The doctors tried one antibiotic after another, racing to stop the infection as it tore through the man’s body, but nothing worked.
In a matter of days after the middle-aged patient arrived at University of Virginia Medical Center, the stubborn bacteria in his blood had fought off even what doctors consider “drugs of last resort.”
“It was very alarming; it was the first time we’d seen that kind of resistance,” says Amy Mathers, one of the hospital’s infectious disease specialists. “We didn’t know what to offer the patient.”
The man died three months later, but the bacteria wasn’t done. In the months that followed, it struck again and again in the same hospital, in various forms, as doctors raced to decipher the secret to its spread.
The superbug that hit UVA four years ago -- and remains a threat -- belongs to a once-obscure family of drug-resistant bacteria that has stalked U.S. hospitals and nursing homes for over a decade. Now, it’s attacking in hundreds of those institutions, a USA TODAY examination shows, and it’s a fight the medical community is not positioned to win.
The bacteria, known as Carbapenem-Resistant Enterobacteriaceae, or CRE, are named for their ability to fight off carbapenem antibiotics -- the last line of defense in the medical community’s toolbox. And so far, they’ve emerged almost exclusively in health care facilities, picking off the weakest of patients.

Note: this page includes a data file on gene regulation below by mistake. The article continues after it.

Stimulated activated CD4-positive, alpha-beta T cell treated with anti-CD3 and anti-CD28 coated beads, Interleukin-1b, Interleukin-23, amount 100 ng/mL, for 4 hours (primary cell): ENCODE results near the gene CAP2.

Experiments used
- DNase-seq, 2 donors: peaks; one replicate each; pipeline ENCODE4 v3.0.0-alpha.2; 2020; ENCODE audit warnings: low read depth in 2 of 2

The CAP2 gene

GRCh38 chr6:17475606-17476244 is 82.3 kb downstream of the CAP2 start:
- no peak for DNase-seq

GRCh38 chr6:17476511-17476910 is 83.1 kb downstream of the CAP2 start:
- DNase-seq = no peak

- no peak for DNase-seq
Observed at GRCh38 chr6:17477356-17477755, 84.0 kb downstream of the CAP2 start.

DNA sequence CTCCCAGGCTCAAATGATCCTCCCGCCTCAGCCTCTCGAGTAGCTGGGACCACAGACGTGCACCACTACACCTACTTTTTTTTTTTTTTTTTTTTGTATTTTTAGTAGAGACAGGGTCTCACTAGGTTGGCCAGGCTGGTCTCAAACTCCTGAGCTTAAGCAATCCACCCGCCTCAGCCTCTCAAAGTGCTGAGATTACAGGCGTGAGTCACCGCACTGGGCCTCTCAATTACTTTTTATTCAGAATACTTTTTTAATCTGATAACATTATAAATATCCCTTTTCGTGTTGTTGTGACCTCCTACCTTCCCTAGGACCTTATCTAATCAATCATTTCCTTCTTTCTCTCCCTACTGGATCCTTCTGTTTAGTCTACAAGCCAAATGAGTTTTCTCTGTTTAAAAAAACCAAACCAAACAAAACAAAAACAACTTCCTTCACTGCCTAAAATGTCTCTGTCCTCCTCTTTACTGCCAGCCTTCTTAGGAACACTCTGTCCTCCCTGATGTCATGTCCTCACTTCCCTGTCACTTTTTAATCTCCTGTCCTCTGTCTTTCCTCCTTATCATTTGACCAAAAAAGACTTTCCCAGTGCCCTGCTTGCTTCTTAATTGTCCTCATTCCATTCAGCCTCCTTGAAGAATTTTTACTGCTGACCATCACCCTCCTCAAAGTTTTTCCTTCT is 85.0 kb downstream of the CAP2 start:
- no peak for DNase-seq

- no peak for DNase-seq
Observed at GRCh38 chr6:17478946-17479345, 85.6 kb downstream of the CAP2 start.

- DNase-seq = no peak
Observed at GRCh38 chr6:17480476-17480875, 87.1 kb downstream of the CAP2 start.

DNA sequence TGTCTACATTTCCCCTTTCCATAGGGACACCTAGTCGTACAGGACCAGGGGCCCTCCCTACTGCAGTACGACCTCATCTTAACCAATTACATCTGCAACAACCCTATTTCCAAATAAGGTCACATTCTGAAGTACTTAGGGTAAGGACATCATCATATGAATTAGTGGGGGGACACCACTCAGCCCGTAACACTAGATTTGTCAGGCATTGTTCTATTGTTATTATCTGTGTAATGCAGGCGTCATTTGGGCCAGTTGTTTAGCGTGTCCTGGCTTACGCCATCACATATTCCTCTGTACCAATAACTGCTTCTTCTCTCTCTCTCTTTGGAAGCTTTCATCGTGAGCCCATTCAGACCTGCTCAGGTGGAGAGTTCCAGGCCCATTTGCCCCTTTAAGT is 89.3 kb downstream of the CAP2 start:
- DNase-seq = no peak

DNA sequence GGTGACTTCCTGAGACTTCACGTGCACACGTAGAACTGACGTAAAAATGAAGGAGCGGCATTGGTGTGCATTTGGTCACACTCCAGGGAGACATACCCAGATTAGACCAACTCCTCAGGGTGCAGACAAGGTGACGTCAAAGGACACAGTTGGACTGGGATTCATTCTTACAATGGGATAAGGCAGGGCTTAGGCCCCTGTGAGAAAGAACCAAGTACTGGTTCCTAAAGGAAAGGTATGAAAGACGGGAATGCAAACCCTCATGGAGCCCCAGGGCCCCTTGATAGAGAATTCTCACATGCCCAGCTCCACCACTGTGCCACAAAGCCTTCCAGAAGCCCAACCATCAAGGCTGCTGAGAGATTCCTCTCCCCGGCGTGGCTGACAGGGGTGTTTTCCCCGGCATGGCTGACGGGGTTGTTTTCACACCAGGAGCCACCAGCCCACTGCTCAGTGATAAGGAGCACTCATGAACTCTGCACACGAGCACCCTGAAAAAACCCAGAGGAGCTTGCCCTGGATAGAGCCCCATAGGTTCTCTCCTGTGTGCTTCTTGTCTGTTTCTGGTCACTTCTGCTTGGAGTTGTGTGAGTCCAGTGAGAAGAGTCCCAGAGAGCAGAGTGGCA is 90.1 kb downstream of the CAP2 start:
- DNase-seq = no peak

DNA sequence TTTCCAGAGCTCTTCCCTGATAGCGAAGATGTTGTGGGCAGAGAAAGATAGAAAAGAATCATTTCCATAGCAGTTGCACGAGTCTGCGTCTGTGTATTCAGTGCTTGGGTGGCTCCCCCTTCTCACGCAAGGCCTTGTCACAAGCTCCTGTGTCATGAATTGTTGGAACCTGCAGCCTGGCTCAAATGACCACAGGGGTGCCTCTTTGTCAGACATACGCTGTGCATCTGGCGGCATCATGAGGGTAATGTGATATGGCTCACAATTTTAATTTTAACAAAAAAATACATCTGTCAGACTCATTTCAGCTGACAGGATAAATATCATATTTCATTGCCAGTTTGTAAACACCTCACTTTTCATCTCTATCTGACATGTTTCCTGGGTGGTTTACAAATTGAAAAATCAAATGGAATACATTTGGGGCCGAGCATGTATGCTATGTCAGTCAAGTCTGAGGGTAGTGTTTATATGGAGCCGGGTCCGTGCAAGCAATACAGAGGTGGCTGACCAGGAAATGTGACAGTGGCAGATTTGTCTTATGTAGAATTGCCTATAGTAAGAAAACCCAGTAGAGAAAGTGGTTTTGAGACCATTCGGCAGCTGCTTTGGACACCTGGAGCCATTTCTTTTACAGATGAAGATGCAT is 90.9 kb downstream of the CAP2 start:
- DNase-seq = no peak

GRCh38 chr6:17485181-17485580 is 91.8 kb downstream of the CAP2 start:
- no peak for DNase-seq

USA TODAY’s research shows there have been thousands of CRE cases throughout the country in recent years -- they show up as everything from pneumonia to intestinal and urinary tract infections. Yet even larger outbreaks like the UVA episode, in which seven patients died, have received little or no national attention until now.
The bacteria’s ability to defeat even the most potent antibiotics has conjured fears of illnesses that can’t be stopped. Death rates among patients with CRE infections can be about 40 percent, far worse than other, better-known health care infections such as MRSA or C-Diff, which have plagued hospitals and nursing homes for decades. And there are growing concerns that CRE could make its way beyond health facilities and into the general community ( via thenorthwestern.com ).